While wearing boots and standing in wet concrete with a concrete trowel in hand, the claimant suspect stated he was only a “stock holder” in the business.


Upon commencing an interview of the claimant suspect, agents asked him if he was “Joe.” The subject replied, “No.”  He was wearing a shirt with his employer’s name and his own name on it. He confessed to his misdeeds.


A doctor was getting increasingly frustrated during an interview when he was trying to explain to Health Care Provider Team agents why he billed BWC for services not rendered. Each time he gave his “explanation,” the agent replied, “So, you billed services that were not provided.”  The doctor told the agent he was not listening and again launched into his “explanation.”  After the third or fourth round of this conversation, the agent basically restated that the services billed were not provided, but used the same made-up words the doctor had used.  The doctor smacked the table and shouted, “By God, now you’ve got it!”


We were conducting an undercover operation in a small village restaurant in Northwest Ohio to document that our subject was working as a waitress. After our subject took our food order, delivered our food and drink, she gave us our check. We paid it, gave her a tip, and showed her our credentials, asking her if she worked there. She immediately froze, stared at the badge while behind the cash register and said, “No, I ain’t workin’ here.”   Our agent replied, “We want our tip back.”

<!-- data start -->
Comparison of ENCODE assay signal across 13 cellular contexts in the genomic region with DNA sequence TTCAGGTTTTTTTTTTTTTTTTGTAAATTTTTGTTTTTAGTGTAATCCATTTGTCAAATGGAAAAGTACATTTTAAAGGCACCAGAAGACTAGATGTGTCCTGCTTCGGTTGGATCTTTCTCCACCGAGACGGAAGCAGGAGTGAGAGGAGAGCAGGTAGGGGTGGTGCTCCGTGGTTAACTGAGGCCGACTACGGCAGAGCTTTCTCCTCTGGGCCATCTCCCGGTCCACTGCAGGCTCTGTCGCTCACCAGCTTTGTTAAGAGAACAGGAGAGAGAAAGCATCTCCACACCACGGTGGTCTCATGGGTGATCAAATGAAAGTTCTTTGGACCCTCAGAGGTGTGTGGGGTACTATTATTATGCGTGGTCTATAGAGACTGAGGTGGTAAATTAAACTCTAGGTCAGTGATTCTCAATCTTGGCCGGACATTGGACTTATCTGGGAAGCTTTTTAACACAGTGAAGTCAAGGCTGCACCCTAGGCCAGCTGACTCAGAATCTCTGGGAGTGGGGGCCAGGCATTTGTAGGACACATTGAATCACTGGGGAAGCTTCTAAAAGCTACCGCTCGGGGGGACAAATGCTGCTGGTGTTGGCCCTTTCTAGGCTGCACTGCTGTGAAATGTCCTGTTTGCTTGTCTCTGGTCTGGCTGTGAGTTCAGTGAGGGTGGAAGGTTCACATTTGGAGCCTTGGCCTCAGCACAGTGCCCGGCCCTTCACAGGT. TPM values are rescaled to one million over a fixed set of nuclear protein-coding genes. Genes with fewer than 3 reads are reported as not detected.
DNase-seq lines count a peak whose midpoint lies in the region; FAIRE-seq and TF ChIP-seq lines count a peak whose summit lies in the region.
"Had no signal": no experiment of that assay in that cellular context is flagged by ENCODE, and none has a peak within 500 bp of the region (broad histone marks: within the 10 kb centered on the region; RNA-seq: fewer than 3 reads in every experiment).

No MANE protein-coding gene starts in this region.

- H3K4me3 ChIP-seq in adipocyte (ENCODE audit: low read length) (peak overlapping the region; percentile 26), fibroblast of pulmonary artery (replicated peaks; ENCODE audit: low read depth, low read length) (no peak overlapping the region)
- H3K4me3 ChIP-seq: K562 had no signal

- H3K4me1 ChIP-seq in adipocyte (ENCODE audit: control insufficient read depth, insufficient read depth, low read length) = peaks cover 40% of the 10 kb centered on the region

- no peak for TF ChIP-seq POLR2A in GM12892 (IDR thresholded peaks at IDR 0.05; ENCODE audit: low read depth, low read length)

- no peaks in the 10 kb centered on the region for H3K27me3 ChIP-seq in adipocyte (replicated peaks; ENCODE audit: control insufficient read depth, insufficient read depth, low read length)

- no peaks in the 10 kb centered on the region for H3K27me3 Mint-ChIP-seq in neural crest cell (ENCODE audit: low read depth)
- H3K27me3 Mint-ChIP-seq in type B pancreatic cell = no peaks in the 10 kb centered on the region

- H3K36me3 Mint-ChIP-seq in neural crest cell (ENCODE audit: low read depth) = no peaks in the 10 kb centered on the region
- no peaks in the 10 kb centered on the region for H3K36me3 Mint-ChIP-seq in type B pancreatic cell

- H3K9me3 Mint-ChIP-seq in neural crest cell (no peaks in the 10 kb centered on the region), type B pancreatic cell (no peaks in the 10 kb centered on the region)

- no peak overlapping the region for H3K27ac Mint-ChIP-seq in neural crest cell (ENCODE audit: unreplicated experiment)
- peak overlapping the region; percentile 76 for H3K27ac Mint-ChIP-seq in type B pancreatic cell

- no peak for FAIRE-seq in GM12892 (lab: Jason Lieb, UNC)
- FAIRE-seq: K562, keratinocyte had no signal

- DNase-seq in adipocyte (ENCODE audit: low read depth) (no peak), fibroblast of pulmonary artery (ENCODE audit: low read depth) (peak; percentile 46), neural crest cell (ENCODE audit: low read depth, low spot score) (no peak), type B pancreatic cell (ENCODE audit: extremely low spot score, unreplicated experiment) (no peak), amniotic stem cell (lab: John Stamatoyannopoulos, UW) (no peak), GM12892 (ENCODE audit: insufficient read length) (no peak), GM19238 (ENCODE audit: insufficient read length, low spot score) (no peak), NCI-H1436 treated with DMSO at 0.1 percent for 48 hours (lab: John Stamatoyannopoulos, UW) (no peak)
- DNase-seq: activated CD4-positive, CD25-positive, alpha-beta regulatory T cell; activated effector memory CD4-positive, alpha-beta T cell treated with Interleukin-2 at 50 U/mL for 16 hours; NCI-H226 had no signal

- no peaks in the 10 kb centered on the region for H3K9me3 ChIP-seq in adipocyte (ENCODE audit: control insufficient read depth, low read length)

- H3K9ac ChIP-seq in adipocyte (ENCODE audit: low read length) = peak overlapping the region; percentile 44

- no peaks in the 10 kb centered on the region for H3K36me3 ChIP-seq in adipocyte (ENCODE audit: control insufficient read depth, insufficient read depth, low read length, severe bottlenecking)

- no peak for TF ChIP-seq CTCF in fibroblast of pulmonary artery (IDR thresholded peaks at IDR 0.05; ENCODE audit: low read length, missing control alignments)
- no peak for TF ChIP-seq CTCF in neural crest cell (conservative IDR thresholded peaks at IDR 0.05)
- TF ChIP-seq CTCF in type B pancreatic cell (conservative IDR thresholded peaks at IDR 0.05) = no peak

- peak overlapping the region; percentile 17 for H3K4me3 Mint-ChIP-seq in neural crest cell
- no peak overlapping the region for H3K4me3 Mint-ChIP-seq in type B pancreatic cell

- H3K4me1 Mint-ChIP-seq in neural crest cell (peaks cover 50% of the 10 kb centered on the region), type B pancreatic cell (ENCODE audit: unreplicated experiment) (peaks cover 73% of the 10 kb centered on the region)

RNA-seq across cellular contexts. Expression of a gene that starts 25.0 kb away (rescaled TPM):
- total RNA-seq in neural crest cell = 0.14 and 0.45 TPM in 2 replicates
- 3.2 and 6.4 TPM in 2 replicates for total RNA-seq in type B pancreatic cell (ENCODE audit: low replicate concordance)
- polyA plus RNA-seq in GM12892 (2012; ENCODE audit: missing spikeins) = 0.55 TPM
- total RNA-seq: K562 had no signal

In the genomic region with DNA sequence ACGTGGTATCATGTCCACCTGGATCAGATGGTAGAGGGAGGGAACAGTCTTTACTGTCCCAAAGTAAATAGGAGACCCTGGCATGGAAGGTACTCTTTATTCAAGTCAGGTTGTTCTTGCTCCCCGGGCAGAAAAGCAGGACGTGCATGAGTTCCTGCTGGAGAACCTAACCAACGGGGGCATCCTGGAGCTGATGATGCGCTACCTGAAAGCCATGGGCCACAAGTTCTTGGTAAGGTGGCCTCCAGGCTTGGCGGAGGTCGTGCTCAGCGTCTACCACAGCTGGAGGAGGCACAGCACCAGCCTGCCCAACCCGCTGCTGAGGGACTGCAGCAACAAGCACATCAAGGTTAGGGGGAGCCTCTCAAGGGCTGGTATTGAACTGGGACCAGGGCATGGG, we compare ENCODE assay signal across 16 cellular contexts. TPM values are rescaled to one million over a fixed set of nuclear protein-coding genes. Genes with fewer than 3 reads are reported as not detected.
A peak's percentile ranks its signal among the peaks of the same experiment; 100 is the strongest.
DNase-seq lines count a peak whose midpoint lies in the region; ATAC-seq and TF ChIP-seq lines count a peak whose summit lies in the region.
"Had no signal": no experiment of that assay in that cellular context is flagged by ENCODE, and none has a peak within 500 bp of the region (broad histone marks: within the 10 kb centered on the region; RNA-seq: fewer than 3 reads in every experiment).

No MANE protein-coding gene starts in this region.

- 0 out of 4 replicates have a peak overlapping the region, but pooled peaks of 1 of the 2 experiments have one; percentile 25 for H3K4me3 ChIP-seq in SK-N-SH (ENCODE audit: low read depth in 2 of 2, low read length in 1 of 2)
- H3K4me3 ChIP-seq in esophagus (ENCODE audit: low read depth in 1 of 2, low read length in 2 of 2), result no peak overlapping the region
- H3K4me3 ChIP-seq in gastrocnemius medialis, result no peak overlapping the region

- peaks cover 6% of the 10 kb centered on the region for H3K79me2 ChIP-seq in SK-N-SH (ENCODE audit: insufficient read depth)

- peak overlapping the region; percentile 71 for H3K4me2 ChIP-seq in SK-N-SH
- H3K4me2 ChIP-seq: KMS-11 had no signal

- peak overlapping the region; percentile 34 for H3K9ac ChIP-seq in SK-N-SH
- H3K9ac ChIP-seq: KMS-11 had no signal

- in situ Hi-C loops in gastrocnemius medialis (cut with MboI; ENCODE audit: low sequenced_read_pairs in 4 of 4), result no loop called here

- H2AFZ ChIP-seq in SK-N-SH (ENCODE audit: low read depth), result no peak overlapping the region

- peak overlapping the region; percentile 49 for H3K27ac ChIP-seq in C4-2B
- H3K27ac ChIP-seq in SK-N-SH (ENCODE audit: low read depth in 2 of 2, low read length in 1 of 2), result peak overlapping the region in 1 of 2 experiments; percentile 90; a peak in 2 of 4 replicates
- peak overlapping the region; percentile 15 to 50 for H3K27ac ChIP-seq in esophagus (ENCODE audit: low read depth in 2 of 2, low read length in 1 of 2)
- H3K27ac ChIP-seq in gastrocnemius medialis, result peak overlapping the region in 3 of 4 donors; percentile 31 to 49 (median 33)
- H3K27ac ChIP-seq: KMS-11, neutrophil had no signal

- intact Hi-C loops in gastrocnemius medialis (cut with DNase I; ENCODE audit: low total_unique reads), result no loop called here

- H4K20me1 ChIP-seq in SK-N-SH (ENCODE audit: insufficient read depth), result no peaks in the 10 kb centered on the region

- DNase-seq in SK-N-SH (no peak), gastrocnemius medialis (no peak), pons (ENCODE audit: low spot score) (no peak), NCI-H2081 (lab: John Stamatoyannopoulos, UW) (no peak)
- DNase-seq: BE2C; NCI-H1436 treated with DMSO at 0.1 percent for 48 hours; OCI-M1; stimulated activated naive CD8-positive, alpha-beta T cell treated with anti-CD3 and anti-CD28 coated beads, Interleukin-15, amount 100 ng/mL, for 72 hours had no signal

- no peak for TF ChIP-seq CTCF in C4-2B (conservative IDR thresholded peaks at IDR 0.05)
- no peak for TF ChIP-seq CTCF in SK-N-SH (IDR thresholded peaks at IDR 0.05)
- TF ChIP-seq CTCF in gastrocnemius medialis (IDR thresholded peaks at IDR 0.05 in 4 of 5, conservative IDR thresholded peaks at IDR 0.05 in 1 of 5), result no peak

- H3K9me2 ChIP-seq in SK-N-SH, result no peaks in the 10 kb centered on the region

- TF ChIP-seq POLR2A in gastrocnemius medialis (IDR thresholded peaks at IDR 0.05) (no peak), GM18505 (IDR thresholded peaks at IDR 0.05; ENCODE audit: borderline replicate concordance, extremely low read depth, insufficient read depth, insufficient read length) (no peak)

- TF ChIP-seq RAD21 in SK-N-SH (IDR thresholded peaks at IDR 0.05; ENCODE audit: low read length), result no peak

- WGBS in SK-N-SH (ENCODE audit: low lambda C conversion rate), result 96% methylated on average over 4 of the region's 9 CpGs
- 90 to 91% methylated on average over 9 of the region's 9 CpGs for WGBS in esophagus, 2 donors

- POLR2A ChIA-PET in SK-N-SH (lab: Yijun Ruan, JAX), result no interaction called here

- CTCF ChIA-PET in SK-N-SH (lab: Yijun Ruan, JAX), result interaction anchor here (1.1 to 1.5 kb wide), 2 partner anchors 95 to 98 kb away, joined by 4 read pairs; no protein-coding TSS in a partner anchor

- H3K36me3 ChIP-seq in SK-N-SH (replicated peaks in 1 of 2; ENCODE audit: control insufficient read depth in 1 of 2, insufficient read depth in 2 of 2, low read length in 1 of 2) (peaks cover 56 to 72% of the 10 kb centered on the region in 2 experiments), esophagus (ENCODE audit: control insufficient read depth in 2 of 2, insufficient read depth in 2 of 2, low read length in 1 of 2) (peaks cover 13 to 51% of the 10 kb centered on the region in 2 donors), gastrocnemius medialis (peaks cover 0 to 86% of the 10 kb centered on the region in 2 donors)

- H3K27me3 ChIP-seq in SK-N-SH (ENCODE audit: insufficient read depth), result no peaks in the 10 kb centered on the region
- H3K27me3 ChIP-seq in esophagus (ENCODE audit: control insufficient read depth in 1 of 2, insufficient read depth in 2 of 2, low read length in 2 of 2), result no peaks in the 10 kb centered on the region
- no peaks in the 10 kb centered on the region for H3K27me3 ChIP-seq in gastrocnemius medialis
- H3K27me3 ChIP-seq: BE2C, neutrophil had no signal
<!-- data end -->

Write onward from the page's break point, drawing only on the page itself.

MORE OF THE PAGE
Central Ohio man faked injuries to obtain narcotics

thomas-gallagher-booking-photoA Columbus-area man with a history of faking work injuries to obtain narcotics was sentenced Wednesday to six months probation and ordered to pay the Ohio Bureau of Workers’ Compensation $620 for the cost of investigating him.

Thomas Gallagher, 47, of Dublin, pleaded guilty Nov. 16 to one first-degree misdemeanor count of workers’ compensation fraud in the Franklin County Court of Common Pleas. Besides probation, he was fined $500, with $400 suspended as long as he makes restitution to BWC.

Gallagher obtained medical treatment and narcotics on March 13 last year at a Columbus hospital after claiming he had been injured on the job while working for a local casket maker. He filed an injury report to BWC, but BWC rejected his claim after finding he hadn’t worked at the company since October 2014.

BWC’s Special Investigations Department found Gallagher pulled a similar maneuver in 2012. Gallagher filed an injury report with BWC on Feb. 15 that year, claiming he had been injured in October 2011 while working for a Speedway station. He received treatment and narcotics on Nov. 15 and Nov. 23, 2011, at a hospital in Dublin. BWC rejected the claim after Speedway reported Gallagher’s last day on the job was nearly a month prior to his alleged injury.

To report suspected cases of workers’ compensation fraud, call 1-800-644-6292 or visit bwc.ohio.gov.

Tough sanctions for roofer in workers’ comp fraud case

petrick-photoThe owner of a Sandusky roofing company who pleaded guilty to workers’ compensation fraud in September must pay nearly $27,000 in restitution to the Ohio Bureau of Workers’ Compensation and serve five years probation, according to his sentence Nov. 9 in the Erie County Court of Common Pleas.